This isn’t the first time you’ve seen this brazenly opulent home on the market.
The Italianate mansion appeared on the market over a decade ago in 2008 for $27.5 million, the same year it hosted the annual SF Decorator Showcase. After it inexplicably failed to find a buyer, the house went off the market for a few years, then reemerged in 2013 asking a slimmed down $24.8 million. It then returned in 2016 for $28.5 million where it sat for years.
Today is makes yet another reentrance onto the market asking $27.5 million.
Featuring seven bedrooms, eight full and three half bathrooms, and 16,000 square feet, 2820 Scott comes with a mezzanine with a Tiffany glass skylight, seven fireplaces, a reception hall, au-pair quarters with kitchen, a gym; five marble terraces, six cast bronze balconies, and an elevator to all floors.
But in 2019 San Francisco, it’s a hard sell. For starters, the home is unapologetically original, which isn’t something today’s freshly moneyed set prefers. Most gargantuan homes selling these days look like oversized dentist offices given a fine polish. Cold. Antiseptic. Cookie-cutter. But this circa-1905 abode comes awash in designer flourishes, from the coffered ceilings to the tiled flooring to its yellow facade.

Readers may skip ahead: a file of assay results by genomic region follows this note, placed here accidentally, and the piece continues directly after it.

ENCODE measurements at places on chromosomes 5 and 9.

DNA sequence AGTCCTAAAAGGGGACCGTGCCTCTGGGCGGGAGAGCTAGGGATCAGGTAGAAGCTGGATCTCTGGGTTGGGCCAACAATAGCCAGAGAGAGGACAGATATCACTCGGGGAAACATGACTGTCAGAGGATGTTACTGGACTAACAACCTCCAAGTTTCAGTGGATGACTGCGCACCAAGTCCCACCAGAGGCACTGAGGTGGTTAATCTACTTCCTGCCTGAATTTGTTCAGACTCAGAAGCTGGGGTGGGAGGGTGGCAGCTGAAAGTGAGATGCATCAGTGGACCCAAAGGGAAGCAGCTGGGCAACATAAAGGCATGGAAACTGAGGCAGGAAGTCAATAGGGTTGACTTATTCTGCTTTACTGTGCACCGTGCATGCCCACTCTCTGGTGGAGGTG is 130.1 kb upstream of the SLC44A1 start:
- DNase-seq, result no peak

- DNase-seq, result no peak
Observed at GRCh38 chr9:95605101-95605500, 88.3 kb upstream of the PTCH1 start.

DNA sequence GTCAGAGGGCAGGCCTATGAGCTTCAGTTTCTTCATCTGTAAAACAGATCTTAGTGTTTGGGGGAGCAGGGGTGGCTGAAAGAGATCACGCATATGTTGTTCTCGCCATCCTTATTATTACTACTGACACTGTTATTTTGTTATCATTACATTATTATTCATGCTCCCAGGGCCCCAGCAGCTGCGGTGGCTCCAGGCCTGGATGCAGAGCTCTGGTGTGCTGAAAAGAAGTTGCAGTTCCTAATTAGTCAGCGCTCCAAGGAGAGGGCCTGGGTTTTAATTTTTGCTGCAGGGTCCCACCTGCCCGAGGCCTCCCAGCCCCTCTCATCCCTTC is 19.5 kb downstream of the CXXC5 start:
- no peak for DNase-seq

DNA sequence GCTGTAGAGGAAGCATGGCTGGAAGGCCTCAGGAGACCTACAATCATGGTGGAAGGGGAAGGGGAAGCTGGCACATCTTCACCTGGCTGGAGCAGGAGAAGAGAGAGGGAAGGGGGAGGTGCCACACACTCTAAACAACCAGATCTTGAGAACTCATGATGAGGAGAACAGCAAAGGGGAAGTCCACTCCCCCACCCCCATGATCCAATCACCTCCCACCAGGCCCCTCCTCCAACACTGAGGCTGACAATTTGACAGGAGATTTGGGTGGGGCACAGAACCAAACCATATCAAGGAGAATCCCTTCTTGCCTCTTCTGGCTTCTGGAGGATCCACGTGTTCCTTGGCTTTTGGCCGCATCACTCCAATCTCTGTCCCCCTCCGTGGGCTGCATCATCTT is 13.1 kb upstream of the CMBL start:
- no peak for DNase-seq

It’s a lot of look. It’s a lot. And some of the interiors could use a refresh. But surely someone out there with a spark of imagination—and gobs of money to incinerate—would love to call this place home.
The last time this Cow Hollow mansion sold was in 2005 for $6.75 million, just before its interior restorations revamped it to its present state.
The listing is through Olivia Hsu Decker of Golden Gate Sotheby’s International Realty.